Lobster season. It’s on.
We had our first taste of the new season on Thursday at Estel’s Dine by the Sea, lobster omelettes all around. Man, they were good.
Next up has got to be the original island lobster sliders at Casa Picasso, my all-time island favorite lobster delivery system. Must have something to do with those little buns slathered in butter.
I’m surprised that lobsters have not evolved to include gobs of butter under the exoskeleton. You know, the way the Butterball turkey has evolved to naturally include lots of butter under the skin. Or the way watermelons can be grown to include vodka infused inside the “meat.”
Isn’t evolution amazing?
But anyway, lobster.
To celebrate the opening of lobster season this week, all of Ambergris Caye, it seems, is turning out delicious dishes which feature freshly captured Spineys. From Wednesday through next Saturday, the island is abuzz with the Lobster Crawl. Each night, a different restaurant features a special lobster dish. Last night was the turn of Pirate’s Treasure, north of the bridge. Normally this is the place to go for another spiky creature, the Lion Fish. The chef-owner makes the Lion Fish sing on your plate, in a tickle-your-tastebuds-kind-of-way. For lobster, the place was packed.
Hopefully all participants in the Lobster Crawl experience similar joys of standing room only.
There is a Lobster Fest 2016 passport available which you can get stamped at each participating restaurant. You just need to stop in for the stamp; you don’t have to buy lobster every night! Yikes, that would be a lot of lobster. There are also daily daytime events for which you can get stamps in your passport too.
Getting passports stamped is a big deal. You see, on Saturday, June 25, the crawl culminates in the Block Party in Central Park where many of the island’s restaurants set up booths and sell — wait for it — LOBSTER! Fabulous, tasty, crunchy, yummy, lip-smacking culinary flights of fancy, all intimately involved with lobster.
Rum and beer is also sold but be very careful how much you consume in concert with lobster. You can go crazy and do weird stuff like lose your golf cart for nearly five days — or so I have been told by reputable others. (Here’s one of those sad stories.)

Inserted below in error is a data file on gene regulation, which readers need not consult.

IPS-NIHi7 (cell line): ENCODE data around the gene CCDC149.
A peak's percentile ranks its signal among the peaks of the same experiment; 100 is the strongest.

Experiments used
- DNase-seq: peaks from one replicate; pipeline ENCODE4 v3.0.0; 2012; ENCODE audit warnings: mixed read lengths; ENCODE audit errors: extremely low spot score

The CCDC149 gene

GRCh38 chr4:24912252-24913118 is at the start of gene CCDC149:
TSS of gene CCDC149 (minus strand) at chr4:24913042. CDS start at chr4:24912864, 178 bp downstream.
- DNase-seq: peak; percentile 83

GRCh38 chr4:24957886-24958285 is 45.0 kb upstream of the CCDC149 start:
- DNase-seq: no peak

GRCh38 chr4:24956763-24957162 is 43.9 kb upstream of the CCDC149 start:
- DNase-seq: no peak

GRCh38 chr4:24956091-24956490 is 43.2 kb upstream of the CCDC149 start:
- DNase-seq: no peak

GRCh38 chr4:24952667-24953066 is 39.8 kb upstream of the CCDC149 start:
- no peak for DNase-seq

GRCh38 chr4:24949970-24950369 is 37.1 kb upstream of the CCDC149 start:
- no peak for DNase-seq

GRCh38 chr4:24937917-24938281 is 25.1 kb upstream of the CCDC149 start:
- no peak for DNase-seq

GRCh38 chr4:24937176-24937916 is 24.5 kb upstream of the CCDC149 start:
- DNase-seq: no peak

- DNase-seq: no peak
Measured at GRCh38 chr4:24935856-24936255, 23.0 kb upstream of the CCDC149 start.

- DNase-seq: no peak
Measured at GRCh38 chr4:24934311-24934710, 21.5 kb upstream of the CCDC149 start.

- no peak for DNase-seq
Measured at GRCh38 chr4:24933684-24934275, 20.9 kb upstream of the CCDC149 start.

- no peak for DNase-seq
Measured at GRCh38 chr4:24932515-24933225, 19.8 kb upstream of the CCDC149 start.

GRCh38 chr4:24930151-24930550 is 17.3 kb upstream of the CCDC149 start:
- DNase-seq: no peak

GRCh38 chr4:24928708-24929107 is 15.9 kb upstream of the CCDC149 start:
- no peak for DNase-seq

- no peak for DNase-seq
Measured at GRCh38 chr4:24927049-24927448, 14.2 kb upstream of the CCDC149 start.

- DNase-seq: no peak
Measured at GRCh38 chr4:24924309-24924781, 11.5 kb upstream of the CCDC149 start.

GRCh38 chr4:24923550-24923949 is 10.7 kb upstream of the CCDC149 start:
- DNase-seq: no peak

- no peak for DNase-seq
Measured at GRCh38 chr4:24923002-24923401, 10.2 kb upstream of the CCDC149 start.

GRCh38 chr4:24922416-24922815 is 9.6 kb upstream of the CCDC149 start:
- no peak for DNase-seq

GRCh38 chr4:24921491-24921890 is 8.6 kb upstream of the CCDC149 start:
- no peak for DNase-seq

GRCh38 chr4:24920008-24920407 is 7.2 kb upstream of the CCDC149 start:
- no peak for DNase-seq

But back to the passport. You turn it in for tickets to a drawing — one ticket for each stamp — in which the grand prize is a mind-boggling array of resort stays, golf cart rentals, dinners for two, snorkeling trips, airplane flights, drinks and adventures.
I know this is a big deal because Rose won it in 2014, our first year on the island. There was such an embarrassment of riches that we were richly embarrassed to have won so much. Well, not so embarrassed that we didn’t enjoy spending the next year burning off all the wonderful prizes. And it took about a year to burn through them all.
You don’t have to take my word for it. Rebecca “Scoop” Coutant, of the San Pedro Scoop blog, has written extensively on all this. She also gets to judge the restaurant entries on Block Party night which is both amazing and daunting — in a gastronomical senses. This is her take on this year’s festivities. Well worth the read.
Go on. Click on it and read. I’ll wait.
Two things are new this year: the Lobster Crawl is longer than ever before, by about four days, and for folks with a few extra bucks there will be some comfortable seating and tables at the Block Party — and no wait in the notoriously long lines for food.
The latter is called Chairs for Charity and it is a fundraiser by the newly minted San Pedro Rotary Club. For $40 a person you can have a seat at the table, inside a tented area that also includes a bar and Porta-potty for the entire night. There are also two “seatings” — 5-8 p.m. and 8-11:30 p.m. for which tickets are $25 each. Participating restaurants will have their offerings printed on a menu and runners will fetch you your dinner.
This could prove extremely convenient and popular for people who hate to stand in lines, don’t like the jostle of the crowds or simply can’t stand up for whatever reason. Good for families too!
Here’s the inside scoop from Rotarian and Caye Coffee impresario Paul DuVille: “Tickets are available to everyone and are on sale at each LobsterFest event. The reason we came up with this approach was based on feedback of how people wouldn’t attend because they have to ‘fight the crowd’ and spend a good portion of their time standing in line waiting for food and drink.
“There are a few prizes to be won. The purpose was to provide a more comfortable event for those who may not normally attend. The proceeds will be used by the Rotary Club to fund our first projects, as we are a newly chartered club.”
Me, I’m a crowd jostler and love to talk it up with complete strangers and old friends I meet by chance out there in the park. On the other hand, access to a bar and bathroom alone might be worth the price of admission. The Rotary Club is young and bristling with ideas for good things to do in the community — did you hear about their incredibly successful book drive? This family seating area is a way for the club to begin filling its coffers in order to do more for the community.
Check them out!